I Capture the Castle by Dodie Smith

One of the things I have learnt the value of from book club is rereading. I first read I Capture the Castle at the age of 17/18 and I have reread, or listened to it, for the second time 40 years later. And it is true! You understand the book so very differently after all those years of living and reading.

The first time I read the book I understood it to be a coming-of-age story but also a book about romance and love and it is but I had completely missed the writing element of the story.

The book takes the form of a journal written by Cassandra Mortmain, middle child of an eccentric, poverty stricken family. She lives with her father, Step-mother Topaz, older sister Rose, younger brother Thomas and Stephen the son of a cook who has since died. They are a quirky set of characters who live in a crumbling castle with no money and most items of any value sold. If you lived with this family, little access to a wider range of other people, no radio and only books for company, you too would probably develop some quirky views of people and the world.

There are laugh out loud moments in the book, moments of tragedy and the constant threat of financial ruin. There are Jane Austen elements, allusions to Virginia Woolf’s writing and sometimes some slapstick comedy.

Cassandra wants to be a writer and so sets out to record the important events in her life, reflecting on her feelings and including notes and letters from others. Paper is in short supply so she has a very cheap notebook and uses her speed writing which she has recently learnt and no one else can read. As she moves through the year, her notebooks become more and more expensive reflecting her development as a writer. She does have one of the best first lines in a book.

I write this sitting in the kitchen sink.

Audiobook so no page numbers

There are other writers in the household, namely her father who wrote a very famous book ‘Jacob Wrestling’ but has been unable to write a second book. He works in the Gatehouse of the castle, disappearing there every day but only to read detective novels and complete crossword puzzles. His writer’s block is enormous and he has become monstrous with anger and frustration, even being imprisoned for three months after attacking his wife with a knife – or waving a knife that he happened to have in his hand at the time of an argument depending on whose point of view you believe. A significant theme in the book is of the impact that a creative genius can have on a family who are waiting and waiting for this genius to strike up again.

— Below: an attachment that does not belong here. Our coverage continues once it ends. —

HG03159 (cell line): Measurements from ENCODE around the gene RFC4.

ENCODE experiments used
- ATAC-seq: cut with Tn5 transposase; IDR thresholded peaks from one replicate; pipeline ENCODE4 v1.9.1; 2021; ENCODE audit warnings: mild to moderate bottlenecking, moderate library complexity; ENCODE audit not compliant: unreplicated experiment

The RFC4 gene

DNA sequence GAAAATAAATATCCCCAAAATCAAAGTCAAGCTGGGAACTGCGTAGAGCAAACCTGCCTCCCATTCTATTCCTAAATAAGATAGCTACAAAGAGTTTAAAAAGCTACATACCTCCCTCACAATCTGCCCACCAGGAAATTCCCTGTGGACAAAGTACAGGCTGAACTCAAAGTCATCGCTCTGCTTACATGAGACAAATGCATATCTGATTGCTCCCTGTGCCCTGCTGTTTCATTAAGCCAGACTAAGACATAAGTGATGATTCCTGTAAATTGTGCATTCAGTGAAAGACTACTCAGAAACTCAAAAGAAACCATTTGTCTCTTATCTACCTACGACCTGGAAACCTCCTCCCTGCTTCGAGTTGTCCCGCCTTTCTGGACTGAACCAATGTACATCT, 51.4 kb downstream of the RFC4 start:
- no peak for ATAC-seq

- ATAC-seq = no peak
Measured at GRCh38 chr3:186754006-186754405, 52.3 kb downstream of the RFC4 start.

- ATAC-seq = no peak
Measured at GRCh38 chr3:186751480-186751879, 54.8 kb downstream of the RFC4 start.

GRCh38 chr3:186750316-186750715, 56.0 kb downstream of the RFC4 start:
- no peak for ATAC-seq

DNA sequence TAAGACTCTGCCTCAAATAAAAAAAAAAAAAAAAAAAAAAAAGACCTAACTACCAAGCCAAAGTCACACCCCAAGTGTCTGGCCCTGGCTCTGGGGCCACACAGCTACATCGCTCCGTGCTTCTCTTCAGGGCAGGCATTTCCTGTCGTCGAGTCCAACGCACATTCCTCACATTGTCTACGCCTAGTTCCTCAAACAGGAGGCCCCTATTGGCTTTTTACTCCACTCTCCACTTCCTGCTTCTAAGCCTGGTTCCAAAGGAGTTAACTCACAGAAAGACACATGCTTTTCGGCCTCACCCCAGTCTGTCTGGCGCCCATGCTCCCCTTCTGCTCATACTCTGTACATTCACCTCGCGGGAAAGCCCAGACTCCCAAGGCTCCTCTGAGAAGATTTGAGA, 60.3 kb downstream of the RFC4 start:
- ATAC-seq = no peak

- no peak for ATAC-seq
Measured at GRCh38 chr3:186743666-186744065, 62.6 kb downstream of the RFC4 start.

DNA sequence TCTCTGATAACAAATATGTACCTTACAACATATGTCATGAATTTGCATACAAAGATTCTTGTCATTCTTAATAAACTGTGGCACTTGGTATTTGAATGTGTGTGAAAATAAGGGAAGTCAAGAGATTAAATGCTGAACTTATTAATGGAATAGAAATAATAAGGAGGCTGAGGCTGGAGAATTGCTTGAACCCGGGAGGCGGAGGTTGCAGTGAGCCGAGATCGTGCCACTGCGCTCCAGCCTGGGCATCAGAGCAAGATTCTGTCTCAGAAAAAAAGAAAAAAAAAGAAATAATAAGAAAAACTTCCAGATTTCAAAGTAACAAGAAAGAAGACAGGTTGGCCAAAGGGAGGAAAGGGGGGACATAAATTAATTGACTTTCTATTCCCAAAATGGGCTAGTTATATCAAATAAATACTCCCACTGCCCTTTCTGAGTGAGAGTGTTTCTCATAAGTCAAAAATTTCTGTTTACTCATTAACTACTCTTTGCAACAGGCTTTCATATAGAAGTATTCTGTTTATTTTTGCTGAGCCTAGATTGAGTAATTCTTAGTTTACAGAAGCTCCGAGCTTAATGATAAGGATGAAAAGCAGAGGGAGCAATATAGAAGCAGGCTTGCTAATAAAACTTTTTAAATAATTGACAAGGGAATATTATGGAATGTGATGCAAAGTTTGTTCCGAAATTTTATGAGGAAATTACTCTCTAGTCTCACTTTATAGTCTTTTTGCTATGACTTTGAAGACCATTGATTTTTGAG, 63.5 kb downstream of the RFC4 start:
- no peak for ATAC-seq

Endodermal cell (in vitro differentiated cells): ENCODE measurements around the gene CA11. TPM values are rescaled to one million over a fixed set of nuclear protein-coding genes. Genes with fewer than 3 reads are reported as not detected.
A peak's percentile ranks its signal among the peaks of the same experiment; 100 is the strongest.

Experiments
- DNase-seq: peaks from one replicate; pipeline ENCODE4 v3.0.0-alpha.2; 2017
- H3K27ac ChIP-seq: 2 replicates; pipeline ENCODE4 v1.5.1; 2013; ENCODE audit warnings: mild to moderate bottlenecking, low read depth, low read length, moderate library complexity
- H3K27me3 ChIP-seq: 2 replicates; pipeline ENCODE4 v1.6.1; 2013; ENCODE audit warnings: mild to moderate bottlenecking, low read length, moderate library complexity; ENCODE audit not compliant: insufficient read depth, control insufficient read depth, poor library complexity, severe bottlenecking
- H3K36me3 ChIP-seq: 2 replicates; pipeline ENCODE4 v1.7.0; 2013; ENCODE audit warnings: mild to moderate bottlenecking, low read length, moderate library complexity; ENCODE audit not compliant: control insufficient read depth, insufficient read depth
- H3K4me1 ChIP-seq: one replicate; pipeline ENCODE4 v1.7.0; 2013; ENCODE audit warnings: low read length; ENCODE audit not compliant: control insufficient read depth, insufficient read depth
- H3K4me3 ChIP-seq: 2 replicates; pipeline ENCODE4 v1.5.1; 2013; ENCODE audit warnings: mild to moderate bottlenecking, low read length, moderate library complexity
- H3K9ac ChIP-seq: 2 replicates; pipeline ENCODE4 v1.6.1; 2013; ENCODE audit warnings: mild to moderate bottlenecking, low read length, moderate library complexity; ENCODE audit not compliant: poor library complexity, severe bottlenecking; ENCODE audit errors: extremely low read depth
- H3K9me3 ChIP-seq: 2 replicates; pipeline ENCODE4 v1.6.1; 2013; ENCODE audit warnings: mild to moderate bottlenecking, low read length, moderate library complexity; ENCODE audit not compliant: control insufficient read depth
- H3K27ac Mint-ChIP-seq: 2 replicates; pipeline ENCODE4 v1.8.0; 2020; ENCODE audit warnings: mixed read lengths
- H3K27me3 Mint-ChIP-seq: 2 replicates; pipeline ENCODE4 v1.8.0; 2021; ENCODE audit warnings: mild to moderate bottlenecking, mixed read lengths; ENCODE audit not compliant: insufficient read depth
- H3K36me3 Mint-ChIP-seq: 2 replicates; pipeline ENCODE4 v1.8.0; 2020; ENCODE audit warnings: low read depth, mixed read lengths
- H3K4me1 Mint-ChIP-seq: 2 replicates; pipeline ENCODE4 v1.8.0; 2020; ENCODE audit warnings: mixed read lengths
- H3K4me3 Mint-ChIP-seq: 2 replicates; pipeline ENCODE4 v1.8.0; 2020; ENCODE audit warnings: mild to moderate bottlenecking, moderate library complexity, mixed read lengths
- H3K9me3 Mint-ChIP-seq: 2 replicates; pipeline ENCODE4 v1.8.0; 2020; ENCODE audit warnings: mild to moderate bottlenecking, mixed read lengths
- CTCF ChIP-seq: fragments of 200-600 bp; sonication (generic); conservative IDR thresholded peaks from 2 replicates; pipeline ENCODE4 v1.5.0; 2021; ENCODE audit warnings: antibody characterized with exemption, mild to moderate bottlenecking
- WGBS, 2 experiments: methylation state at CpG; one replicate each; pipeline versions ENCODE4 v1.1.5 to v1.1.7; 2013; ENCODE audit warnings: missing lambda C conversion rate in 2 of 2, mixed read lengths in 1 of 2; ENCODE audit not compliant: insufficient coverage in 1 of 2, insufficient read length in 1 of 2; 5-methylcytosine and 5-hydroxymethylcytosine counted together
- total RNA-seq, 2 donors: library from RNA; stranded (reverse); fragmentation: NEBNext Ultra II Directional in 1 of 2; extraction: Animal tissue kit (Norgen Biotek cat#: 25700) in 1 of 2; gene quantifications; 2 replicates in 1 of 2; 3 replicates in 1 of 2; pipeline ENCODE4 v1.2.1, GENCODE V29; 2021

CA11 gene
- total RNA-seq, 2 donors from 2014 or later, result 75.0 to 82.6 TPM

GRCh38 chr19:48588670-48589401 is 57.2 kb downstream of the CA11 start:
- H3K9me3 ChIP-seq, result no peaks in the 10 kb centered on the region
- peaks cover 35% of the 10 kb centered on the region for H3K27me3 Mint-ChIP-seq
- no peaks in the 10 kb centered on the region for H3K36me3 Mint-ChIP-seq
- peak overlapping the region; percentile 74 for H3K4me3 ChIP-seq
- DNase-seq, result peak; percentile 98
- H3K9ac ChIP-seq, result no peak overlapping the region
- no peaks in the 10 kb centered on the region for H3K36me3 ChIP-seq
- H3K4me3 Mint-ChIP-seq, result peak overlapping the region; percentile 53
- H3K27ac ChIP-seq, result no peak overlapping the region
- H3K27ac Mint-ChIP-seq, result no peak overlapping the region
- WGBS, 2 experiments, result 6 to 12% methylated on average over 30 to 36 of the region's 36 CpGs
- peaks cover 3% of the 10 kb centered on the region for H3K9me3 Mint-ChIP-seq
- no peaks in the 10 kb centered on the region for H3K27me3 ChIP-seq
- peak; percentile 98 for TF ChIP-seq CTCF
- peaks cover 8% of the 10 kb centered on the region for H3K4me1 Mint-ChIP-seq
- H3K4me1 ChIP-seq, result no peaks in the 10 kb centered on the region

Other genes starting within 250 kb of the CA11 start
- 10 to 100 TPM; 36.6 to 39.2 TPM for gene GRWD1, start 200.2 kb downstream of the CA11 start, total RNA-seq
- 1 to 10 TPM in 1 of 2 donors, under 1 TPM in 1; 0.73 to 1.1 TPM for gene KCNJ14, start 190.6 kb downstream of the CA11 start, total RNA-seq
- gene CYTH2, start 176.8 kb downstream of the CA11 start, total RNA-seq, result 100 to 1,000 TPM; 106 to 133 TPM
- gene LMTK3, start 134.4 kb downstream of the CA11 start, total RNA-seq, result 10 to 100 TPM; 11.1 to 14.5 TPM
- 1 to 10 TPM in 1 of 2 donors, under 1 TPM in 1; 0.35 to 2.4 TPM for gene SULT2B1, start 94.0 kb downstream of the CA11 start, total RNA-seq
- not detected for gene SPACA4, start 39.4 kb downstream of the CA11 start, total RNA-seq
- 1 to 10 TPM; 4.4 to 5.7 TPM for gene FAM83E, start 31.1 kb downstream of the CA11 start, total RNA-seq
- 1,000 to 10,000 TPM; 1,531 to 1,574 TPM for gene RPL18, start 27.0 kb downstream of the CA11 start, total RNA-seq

Into the family’s life come two young American men, Neil and Simon Cotton along with their mother. They are the new landlords, having bought the castle and come to visit the family only to be entranced by their eccentricities and by the place. Of course, marriage to them would mean an end to their financial problems – an Austen moment – and Rose sets out manipulate the men in order that she marry one of them because she does not ‘do’ poverty particularly well.

Simon is a writer of critical essays and would like to write about Mortmain and Jacob Wrestling but can’t write the ending and his mother is a talkative, challenging woman who Mortmain enjoys a verbal tussle with and who is a kind benefactor and collector of famous people. Names are significant in the book and mort main could be read as dead hand.

When I first read the book I was slightly puzzled by the title. I could see how Cassandra was capturing the castle in terms of her writing. She sets out at the start of her journal that she wants to capture her father in words and the castle, both of which she does very well. But she captures the castle in more ways than this which is linked to the coming -of-age not just as a woman but also as a writer.

Mortmain’s room for working is in the Gatehouse – the physical entrance to the castle and towards the end of the book Cassandra could be accused of invading the Gatehouse three times. The first time she enters, she sees comic strips pinned up everywhere and lists of things strewn around the room. The second time she goes in with Thomas and the comic strips are still there but all the lists and paperwork has been removed and locked up in a drawer suggesting that her father knows she has been in there. Eventually she sets up camp in the Gatehouse, in her father’s study claiming it as her own and capturing the castle.

Smith has played around with gender stereotypes. The characters who are logical, pragmatic, determined, manipulative and sexually exploitative are the women with the men being romantic, film-stars, submissive and child-like in having their needs met by others. Written in the 1940s it probably mirrors the changes in society during and after the war when women stepped out of the home into the world of work. Unlike Austen, Cassandra doesn’t marry one of the rich Americans but sets out to become an author and solve her financial problems herself.

The real strength of the book is Cassandra’s voice. She is not generally an unreliable narrator and as we move through the book she becomes more and more accurate in ‘reading’ other people and understanding herself and her emotions. At the very end she is offered the chance to go to college and she replies ‘I only want to write. And there’s no college for that except life.’ She has come to understand that she need not only write about herself but if she wants to tell stories needs to write about others as well.

There is so much else in this book. There is the symbolism of the tower on the mount, the tension between the traditional in the form of the castle and the modern in the form of Mortmain’s writing and the idea of a room of one’s own to write in. There is also the quality of Smith’s writing. All present for future readings.

I am totally captured by this book.

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